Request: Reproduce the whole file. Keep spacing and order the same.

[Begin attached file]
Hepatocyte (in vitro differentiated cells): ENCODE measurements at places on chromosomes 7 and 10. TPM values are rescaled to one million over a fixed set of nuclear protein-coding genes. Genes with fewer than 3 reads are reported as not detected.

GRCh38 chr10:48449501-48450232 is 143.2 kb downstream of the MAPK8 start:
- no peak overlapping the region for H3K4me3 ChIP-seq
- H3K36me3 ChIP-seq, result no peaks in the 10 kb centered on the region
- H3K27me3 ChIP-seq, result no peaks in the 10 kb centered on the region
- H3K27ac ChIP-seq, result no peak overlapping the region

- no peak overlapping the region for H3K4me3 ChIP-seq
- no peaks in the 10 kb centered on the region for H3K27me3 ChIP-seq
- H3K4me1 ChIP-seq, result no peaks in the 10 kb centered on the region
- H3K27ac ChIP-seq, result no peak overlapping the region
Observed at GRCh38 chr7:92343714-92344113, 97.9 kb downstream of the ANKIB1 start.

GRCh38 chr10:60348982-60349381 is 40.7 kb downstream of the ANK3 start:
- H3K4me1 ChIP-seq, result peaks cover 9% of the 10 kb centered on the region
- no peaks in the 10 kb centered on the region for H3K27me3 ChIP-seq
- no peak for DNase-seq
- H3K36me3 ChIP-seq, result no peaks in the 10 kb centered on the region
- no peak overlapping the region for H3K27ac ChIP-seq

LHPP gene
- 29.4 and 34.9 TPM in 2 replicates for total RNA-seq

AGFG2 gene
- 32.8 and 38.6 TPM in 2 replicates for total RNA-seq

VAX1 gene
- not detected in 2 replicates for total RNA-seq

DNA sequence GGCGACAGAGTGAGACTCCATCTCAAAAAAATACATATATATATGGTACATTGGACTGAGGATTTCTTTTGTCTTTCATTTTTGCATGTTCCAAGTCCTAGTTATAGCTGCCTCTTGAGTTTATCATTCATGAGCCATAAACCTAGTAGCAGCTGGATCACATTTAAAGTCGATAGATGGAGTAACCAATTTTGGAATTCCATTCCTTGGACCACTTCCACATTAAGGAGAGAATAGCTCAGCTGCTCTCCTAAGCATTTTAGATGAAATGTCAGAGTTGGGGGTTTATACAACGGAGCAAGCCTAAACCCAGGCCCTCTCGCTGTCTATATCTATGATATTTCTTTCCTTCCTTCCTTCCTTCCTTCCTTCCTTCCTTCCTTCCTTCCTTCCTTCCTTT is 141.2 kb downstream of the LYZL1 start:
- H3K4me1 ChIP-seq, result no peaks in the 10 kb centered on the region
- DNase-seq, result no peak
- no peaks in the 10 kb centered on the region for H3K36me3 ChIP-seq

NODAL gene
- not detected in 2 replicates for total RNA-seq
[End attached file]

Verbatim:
Hepatocyte (in vitro differentiated cells): ENCODE measurements at places on chromosomes 7 and 10. TPM values are rescaled to one million over a fixed set of nuclear protein-coding genes. Genes with fewer than 3 reads are reported as not detected.

GRCh38 chr10:48449501-48450232 is 143.2 kb downstream of the MAPK8 start:
- no peak overlapping the region for H3K4me3 ChIP-seq
- H3K36me3 ChIP-seq, result no peaks in the 10 kb centered on the region
- H3K27me3 ChIP-seq, result no peaks in the 10 kb centered on the region
- H3K27ac ChIP-seq, result no peak overlapping the region

- no peak overlapping the region for H3K4me3 ChIP-seq
- no peaks in the 10 kb centered on the region for H3K27me3 ChIP-seq
- H3K4me1 ChIP-seq, result no peaks in the 10 kb centered on the region
- H3K27ac ChIP-seq, result no peak overlapping the region
Observed at GRCh38 chr7:92343714-92344113, 97.9 kb downstream of the ANKIB1 start.

GRCh38 chr10:60348982-60349381 is 40.7 kb downstream of the ANK3 start:
- H3K4me1 ChIP-seq, result peaks cover 9% of the 10 kb centered on the region
- no peaks in the 10 kb centered on the region for H3K27me3 ChIP-seq
- no peak for DNase-seq
- H3K36me3 ChIP-seq, result no peaks in the 10 kb centered on the region
- no peak overlapping the region for H3K27ac ChIP-seq

LHPP gene
- 29.4 and 34.9 TPM in 2 replicates for total RNA-seq

AGFG2 gene
- 32.8 and 38.6 TPM in 2 replicates for total RNA-seq

VAX1 gene
- not detected in 2 replicates for total RNA-seq

DNA sequence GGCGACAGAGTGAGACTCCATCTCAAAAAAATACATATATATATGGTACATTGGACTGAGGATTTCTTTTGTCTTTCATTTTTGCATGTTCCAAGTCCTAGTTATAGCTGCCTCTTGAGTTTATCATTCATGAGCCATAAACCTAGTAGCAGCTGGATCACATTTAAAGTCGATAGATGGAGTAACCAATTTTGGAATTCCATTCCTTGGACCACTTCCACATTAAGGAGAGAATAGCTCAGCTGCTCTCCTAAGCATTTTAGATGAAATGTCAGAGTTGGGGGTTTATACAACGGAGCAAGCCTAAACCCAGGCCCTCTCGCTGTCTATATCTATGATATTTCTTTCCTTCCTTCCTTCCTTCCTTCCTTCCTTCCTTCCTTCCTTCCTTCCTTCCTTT is 141.2 kb downstream of the LYZL1 start:
- H3K4me1 ChIP-seq, result no peaks in the 10 kb centered on the region
- DNase-seq, result no peak
- no peaks in the 10 kb centered on the region for H3K36me3 ChIP-seq

NODAL gene
- not detected in 2 replicates for total RNA-seq